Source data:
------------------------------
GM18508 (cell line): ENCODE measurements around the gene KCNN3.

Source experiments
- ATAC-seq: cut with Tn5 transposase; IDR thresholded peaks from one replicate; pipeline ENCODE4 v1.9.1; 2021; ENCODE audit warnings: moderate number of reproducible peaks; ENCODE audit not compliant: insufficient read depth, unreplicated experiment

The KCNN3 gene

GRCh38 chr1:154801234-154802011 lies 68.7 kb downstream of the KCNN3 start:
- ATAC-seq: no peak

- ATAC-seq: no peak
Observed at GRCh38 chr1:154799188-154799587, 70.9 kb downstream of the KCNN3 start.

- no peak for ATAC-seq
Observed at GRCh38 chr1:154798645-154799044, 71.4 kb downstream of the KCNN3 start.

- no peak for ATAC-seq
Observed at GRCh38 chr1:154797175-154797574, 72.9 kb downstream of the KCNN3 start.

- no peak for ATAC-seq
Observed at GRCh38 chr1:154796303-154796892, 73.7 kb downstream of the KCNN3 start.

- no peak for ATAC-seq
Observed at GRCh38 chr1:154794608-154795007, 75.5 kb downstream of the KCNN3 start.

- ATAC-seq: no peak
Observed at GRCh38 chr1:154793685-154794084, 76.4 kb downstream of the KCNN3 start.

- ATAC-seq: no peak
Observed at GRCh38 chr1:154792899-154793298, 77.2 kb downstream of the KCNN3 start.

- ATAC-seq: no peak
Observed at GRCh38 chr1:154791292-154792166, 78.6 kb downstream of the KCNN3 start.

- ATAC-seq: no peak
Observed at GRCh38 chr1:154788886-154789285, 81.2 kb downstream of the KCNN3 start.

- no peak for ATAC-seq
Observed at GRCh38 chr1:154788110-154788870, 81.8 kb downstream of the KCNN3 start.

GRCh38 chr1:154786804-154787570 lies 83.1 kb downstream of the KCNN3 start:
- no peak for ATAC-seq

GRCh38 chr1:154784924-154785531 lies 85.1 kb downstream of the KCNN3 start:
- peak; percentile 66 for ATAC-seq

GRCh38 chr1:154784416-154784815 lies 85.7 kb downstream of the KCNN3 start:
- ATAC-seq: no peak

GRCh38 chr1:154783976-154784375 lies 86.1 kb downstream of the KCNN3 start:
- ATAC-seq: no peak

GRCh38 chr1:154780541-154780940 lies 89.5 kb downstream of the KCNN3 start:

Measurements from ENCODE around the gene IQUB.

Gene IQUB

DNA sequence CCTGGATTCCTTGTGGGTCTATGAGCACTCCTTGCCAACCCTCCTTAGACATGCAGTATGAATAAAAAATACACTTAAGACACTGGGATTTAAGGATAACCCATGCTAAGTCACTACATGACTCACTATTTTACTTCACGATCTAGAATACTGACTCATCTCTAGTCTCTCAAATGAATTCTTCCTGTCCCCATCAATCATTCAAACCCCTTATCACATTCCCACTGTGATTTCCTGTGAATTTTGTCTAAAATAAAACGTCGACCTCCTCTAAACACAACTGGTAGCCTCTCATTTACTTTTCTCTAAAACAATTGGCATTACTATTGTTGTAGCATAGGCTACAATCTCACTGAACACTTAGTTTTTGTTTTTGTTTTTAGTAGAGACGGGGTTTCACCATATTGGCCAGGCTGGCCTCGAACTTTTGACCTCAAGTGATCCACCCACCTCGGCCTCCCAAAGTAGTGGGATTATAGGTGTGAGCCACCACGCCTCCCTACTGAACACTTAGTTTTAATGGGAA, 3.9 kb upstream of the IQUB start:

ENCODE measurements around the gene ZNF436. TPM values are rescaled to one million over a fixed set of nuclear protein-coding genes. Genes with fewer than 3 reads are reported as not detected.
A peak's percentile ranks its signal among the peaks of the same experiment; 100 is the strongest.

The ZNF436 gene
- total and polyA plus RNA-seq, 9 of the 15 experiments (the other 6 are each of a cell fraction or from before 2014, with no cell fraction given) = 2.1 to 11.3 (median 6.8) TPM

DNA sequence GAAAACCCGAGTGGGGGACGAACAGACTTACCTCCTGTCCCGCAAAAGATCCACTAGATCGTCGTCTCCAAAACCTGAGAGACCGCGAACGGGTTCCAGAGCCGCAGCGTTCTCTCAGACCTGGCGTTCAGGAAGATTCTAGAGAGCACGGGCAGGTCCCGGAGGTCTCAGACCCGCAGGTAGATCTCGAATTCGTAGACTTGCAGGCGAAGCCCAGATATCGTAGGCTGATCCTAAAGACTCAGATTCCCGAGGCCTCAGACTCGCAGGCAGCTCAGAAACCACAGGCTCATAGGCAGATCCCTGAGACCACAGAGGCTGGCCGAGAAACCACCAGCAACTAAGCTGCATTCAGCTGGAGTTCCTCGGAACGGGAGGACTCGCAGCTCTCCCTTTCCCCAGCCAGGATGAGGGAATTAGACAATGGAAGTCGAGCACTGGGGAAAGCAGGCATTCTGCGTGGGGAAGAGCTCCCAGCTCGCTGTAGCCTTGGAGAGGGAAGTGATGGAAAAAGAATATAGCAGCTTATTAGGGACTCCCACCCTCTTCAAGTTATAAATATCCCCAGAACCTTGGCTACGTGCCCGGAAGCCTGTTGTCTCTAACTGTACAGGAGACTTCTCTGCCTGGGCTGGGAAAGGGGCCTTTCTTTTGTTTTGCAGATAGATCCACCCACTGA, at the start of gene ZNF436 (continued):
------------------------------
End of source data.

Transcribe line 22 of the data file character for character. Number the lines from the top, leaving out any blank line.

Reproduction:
Observed at GRCh38 chr1:154791292-154792166, 78.6 kb downstream of the KCNN3 start.